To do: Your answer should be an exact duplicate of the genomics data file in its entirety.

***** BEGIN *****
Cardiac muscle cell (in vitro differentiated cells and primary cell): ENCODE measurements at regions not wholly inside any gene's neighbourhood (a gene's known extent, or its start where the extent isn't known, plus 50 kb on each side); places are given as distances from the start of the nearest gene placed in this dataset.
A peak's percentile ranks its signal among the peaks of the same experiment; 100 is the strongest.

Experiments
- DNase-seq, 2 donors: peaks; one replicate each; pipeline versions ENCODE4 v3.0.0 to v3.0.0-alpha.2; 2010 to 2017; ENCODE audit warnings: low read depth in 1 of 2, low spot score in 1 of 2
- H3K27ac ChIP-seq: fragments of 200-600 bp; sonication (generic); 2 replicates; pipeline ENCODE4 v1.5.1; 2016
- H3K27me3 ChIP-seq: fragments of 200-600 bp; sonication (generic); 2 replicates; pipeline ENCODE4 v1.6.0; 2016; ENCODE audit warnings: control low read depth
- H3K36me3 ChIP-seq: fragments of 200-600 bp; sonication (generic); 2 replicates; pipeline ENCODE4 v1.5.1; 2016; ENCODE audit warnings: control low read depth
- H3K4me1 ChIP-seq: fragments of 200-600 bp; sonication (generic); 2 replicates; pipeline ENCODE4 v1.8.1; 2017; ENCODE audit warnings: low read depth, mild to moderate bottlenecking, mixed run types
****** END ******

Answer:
Cardiac muscle cell (in vitro differentiated cells and primary cell): ENCODE measurements at regions not wholly inside any gene's neighbourhood (a gene's known extent, or its start where the extent isn't known, plus 50 kb on each side); places are given as distances from the start of the nearest gene placed in this dataset.
A peak's percentile ranks its signal among the peaks of the same experiment; 100 is the strongest.

Experiments
- DNase-seq, 2 donors: peaks; one replicate each; pipeline versions ENCODE4 v3.0.0 to v3.0.0-alpha.2; 2010 to 2017; ENCODE audit warnings: low read depth in 1 of 2, low spot score in 1 of 2
- H3K27ac ChIP-seq: fragments of 200-600 bp; sonication (generic); 2 replicates; pipeline ENCODE4 v1.5.1; 2016
- H3K27me3 ChIP-seq: fragments of 200-600 bp; sonication (generic); 2 replicates; pipeline ENCODE4 v1.6.0; 2016; ENCODE audit warnings: control low read depth
- H3K36me3 ChIP-seq: fragments of 200-600 bp; sonication (generic); 2 replicates; pipeline ENCODE4 v1.5.1; 2016; ENCODE audit warnings: control low read depth
- H3K4me1 ChIP-seq: fragments of 200-600 bp; sonication (generic); 2 replicates; pipeline ENCODE4 v1.8.1; 2017; ENCODE audit warnings: low read depth, mild to moderate bottlenecking, mixed run types